“I’ll believe in anything, no matter how wild and ridiculous, if there is evidence for it.” -Isaac Asimov, Legendary Science Fiction Writer

I went in search of Isaac Asimov’s quote after reading a couple of recent tax decisions in which the taxpayers, each seeking exemptions, failed perhaps the simplest requirement of any case: presenting proof. In both matters, one out of Pennsylvania, the other from Texas, it seems the taxpayers may have mistaken the mere offering of documents in support of their claims, for the presentation of genuine evidence.

In the Pennsylvania case, the operator of a ski and water park resort, claimed that its labor costs for having a roller coaster installed qualified as “nontaxable construction activities.” If the roller coaster is permanently affixed to real property (and thereby becomes real property), the installation labor is not taxable. But, if the roller coaster remains tangible personal property after being installed, the labor is subject to tax.

The operator of the park offered pictures to support its claim. The case doesn’t tell us what the pictures represent, nor is there any indication that the taxpayer submitted evidence other than the photographs. Pennsylvania’s Board of Tax Appeals concluded that the documentation presented (i.e., the photos) failed to demonstrate that the roller coaster became a permanent part of the real estate. The roller coaster retained its identity as tangible personal property, the Board decided, and the installation labor was subject to tax. Apparently, simply providing pictures, without additional documentation to show the manner in which the roller coaster was installed constituted insufficient evidence to meet the burden of proof.

In the decision from the Texas Office of Administrative Hearings, the volume of documents submitted by the taxpayer far exceeded that offered by the ski/water park operator in the Pennsylvania case. Nevertheless, the invoices, order forms, product descriptions and photographs provided by the Texas restaurant seeking a variety of exemptions were equally insufficient.

One of the restaurant’s exemption claims was for heated cabinets that, the restaurant argued, were used exclusively to process food by melting the cheese in its enchiladas. (Before you laugh too hard, in Texas, restaurants that prepare food for consumption are considered manufacturers and may be entitled to a sales and use tax exemption for goods directly used or consumed in the actual processing of tangible personal property to be sold.) Although the taxpayer submitted evidence showing the heated cabinets were used to warm food items, the evidence failed to demonstrate that the cabinets were indeed used in the processing of food, that is, to melt cheese. With adequate evidence, it seems, the administrative law judge (or perhaps even the auditor) might have granted the exemption for the cheese-melting cabinets.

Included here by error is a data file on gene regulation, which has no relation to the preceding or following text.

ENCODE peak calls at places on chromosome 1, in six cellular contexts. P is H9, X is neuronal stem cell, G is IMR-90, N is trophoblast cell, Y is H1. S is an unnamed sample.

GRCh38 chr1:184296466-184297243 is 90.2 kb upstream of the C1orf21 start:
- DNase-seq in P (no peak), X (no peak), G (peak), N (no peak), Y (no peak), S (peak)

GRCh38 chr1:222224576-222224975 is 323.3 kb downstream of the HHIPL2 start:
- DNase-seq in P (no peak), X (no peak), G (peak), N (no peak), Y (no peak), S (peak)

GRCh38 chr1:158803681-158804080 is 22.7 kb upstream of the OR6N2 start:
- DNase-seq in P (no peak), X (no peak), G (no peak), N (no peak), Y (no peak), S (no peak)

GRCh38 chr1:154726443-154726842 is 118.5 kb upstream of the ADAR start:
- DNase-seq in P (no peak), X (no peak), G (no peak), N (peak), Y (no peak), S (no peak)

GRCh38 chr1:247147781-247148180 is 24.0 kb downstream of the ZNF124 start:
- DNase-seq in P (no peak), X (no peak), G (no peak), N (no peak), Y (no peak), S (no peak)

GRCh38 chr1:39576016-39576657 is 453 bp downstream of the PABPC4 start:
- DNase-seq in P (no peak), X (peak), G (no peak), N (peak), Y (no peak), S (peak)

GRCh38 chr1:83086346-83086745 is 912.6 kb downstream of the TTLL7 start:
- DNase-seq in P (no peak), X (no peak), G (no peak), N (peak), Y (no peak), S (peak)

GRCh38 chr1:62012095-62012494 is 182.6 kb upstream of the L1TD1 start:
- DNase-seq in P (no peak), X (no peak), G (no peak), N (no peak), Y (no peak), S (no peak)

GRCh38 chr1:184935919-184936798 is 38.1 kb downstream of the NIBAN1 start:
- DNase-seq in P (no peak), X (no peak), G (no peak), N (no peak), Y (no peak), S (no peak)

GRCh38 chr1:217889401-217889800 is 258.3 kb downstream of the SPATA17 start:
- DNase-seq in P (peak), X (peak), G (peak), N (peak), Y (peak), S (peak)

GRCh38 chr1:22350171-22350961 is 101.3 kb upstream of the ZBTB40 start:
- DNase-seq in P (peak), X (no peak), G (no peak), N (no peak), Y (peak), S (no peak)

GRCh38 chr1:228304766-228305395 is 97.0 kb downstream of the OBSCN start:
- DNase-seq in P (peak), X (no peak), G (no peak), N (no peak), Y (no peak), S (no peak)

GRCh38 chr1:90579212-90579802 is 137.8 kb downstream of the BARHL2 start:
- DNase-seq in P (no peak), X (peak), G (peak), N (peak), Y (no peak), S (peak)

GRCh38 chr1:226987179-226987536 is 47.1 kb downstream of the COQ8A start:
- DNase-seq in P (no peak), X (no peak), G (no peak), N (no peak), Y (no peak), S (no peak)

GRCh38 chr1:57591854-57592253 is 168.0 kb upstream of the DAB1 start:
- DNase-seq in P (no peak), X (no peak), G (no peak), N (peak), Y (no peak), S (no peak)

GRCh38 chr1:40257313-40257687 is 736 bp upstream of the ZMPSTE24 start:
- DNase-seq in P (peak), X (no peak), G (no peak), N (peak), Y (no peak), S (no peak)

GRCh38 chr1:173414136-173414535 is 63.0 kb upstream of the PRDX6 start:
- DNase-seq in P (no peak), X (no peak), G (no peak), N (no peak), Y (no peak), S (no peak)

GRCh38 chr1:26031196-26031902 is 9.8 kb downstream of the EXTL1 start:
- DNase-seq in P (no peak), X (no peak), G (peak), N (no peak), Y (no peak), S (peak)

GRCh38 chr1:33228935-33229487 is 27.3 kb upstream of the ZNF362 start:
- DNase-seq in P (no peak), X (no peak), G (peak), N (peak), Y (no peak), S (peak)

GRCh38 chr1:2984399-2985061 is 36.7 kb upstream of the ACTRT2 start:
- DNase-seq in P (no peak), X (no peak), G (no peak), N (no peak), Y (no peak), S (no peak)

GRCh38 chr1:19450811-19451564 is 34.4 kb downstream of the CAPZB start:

The restaurant also claimed that items like paper towels, gloves, waxed paper, thermometers and skillets should be exempt because they were used in food processing. It seems that fajita skillets, as an example, would be exempt if used for cooking, but taxable if used for serving. Gloves used for serving are taxable, but gloves used to prepare food are exempt. Unfortunately for the restaurant, the invoices, product descriptions and pictures it submitted failed to show precisely how the items were actually used--in an exempt manner or not. The decision noted that, “pleadings and argument are not evidence and do not establish the factual elements necessary to support an exemption claim.” The decision doesn’t reveal what was in the pictures presented by the taxpayer. But, I like to think at least a partial exemption would have been in order had the photographs shown the restaurant’s chefs sautéing veggie fajitas on skillets, while wearing gloves, of course.

Certainly state tax tribunals are not expected to believe anything —as Asimov might—just because there’s evidence for it. However, his quote should serve as a reminder that if you’re looking for an exemption, actual evidence will go a long way.

Continue the discussion on Bloomberg BNA’s State Tax Group on LinkedIn: Were the courts in these cases correct in deciding there was insufficient evidence for the taxpayers to claim the exemptions sought? How might you have presented the cases differently?

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By René Y. Blocker